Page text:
Jesus had no problem associating Himself with sinful people. Order is not a sin-free environment. Order is light infiltrating and influencing darkness.
Jesus preached to 5,000 people without first having a natural plan of how to feed them. Order is not perfect preparation. Order is seeking first the Kingdom and righteousness of God, knowing that He will confirm His word with the signs that accompany it.
Jesus confronted Pharisees and religious people. Order is not catering to “church people.” Order is standing up for true believers and confronting the spirit of religion.
Jesus healed everyone who came to Him. Order is not having nice, manmade advice for people when healing doesn’t happen. Order is healing every sick person who comes. Period.
Jesus sent out the 12 and the 72 to preach, heal the sick, and cast out demons before He taught them how to pray. (See Luke 9, 10, and 11.) Order is not waiting until people are perfect to send them in Jesus’ name. Order is discipling people through hands-on ministry.
This last example is particularly exciting to me. Jesus sent out the 12 disciples, and they actually did “the stuff”—casting out demons, healing the sick, cleansing lepers, raising the dead, and preaching the Gospel of the Kingdom. But when the 12 returned, they argued over who was the greatest; they became exclusive, denying ministry rights to anyone not of their number; and they even considered calling down fire on a village that wouldn’t accept them. Rather than Jesus changing His mode of operation, He did the unthinkable: Jesus sent out 72 more! (For more about this, watch the video “You Are Ready to Minister Healing.“)
Clearly, Jesus would rather have messy action than sterile inaction. Holiness is developed as we try to be like Jesus—not as we try to sit around, criticize, and pass judgment like Pharisees.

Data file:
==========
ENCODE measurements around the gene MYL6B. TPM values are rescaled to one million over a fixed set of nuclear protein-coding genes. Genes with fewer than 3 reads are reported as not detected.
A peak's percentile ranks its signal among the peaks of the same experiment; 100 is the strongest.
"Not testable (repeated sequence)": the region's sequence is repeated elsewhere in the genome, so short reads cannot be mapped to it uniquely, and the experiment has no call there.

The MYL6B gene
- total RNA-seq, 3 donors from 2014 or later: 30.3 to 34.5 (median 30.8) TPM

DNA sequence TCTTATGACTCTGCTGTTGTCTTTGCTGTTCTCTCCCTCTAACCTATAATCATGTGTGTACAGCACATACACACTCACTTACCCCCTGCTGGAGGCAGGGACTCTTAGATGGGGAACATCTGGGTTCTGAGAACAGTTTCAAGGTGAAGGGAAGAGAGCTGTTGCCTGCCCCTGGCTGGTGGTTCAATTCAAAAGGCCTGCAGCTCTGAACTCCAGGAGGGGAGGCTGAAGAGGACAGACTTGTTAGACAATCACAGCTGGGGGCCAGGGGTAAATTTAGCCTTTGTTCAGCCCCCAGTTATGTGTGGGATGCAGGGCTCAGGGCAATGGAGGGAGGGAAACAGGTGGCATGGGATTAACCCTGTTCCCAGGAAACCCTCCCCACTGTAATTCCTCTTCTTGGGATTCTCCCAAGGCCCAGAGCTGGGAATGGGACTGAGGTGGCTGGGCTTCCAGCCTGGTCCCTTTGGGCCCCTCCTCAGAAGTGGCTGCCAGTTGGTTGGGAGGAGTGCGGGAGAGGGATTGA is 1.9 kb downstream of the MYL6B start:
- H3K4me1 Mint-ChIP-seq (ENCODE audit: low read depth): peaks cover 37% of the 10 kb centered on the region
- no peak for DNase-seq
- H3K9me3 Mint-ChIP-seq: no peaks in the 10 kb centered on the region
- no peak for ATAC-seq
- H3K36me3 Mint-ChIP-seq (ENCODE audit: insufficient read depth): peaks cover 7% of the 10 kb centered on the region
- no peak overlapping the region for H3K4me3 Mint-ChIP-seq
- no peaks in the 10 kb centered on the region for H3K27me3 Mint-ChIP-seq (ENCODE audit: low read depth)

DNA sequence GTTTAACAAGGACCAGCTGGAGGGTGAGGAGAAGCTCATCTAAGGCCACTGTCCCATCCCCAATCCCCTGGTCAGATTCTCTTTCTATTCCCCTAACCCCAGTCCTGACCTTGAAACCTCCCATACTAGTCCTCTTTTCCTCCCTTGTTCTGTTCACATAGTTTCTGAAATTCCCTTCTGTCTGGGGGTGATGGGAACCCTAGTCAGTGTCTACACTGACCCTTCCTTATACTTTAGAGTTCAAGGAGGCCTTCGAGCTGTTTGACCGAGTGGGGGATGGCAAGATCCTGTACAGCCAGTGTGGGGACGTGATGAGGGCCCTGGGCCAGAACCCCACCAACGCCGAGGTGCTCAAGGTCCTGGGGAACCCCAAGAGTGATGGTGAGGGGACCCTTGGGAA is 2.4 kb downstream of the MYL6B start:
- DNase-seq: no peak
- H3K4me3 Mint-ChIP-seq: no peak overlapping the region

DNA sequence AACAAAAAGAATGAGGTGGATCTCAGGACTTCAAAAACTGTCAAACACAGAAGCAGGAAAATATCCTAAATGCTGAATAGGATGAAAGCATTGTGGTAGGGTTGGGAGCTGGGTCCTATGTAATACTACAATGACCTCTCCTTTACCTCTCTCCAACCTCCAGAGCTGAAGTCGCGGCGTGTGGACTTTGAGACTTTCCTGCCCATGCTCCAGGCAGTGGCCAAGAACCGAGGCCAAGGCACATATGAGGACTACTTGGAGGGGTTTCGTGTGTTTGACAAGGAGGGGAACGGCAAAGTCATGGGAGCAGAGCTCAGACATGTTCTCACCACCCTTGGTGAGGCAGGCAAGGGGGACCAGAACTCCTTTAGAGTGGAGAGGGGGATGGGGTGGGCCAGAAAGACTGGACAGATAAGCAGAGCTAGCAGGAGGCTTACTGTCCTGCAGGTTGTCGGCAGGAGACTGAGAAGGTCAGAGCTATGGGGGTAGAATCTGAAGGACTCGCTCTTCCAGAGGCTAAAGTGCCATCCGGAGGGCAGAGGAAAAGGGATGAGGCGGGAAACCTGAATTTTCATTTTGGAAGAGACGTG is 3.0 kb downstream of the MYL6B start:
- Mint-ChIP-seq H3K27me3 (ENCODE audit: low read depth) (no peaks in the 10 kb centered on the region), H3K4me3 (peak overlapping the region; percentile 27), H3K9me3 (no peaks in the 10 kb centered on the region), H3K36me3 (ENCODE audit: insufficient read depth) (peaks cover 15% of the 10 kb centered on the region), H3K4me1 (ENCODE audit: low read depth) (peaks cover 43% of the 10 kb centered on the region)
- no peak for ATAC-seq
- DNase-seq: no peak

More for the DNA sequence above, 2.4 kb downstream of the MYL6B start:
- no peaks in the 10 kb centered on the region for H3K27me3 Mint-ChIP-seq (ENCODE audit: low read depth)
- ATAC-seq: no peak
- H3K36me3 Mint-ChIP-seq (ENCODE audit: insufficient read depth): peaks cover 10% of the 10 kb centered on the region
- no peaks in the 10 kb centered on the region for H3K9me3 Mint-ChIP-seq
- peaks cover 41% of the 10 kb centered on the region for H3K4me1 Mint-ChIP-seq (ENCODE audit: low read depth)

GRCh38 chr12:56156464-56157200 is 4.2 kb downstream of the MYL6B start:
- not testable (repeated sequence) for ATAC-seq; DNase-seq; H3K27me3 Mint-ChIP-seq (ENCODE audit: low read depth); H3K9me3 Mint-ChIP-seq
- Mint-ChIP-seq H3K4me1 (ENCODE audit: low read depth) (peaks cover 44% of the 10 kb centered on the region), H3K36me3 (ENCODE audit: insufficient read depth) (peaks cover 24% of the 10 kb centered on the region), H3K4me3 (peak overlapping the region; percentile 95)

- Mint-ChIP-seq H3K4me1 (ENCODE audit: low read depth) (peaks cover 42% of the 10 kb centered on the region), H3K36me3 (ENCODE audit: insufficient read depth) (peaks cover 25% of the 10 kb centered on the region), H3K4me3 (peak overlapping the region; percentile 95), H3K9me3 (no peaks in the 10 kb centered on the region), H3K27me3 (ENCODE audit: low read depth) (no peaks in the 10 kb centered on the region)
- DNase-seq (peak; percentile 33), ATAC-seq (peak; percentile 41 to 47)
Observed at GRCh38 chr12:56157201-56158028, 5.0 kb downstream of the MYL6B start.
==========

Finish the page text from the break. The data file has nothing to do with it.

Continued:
Pharisees have no power. Jesus does.
If you think you’re just like Jesus, try healing the sick. If it doesn’t work every time, then you’re not yet perfectly like Him in that area. Everyone who came to Jesus was healed.
If you think you’re just like Jesus, try walking on water. If it doesn’t work, then you’re not perfectly like Him yet in that area. Jesus could.
If you think you’re just like Jesus, try calming a storm, multiplying food, or raising the dead… I think you get the idea.
None of us is perfectly like Jesus in every way. The less we try to act like Him, the easier it is to pretend that we are already perfect. But the more we try to to act like Him, the more we are pressed to actually become like Him. Take a look at the people who do practice the true power of God. You can probably learn something from their humility.
Jesus doesn’t require order before action. Rather, He chooses to teach us order in the context of action.
It’s time to get moving.
Be blessed, –Art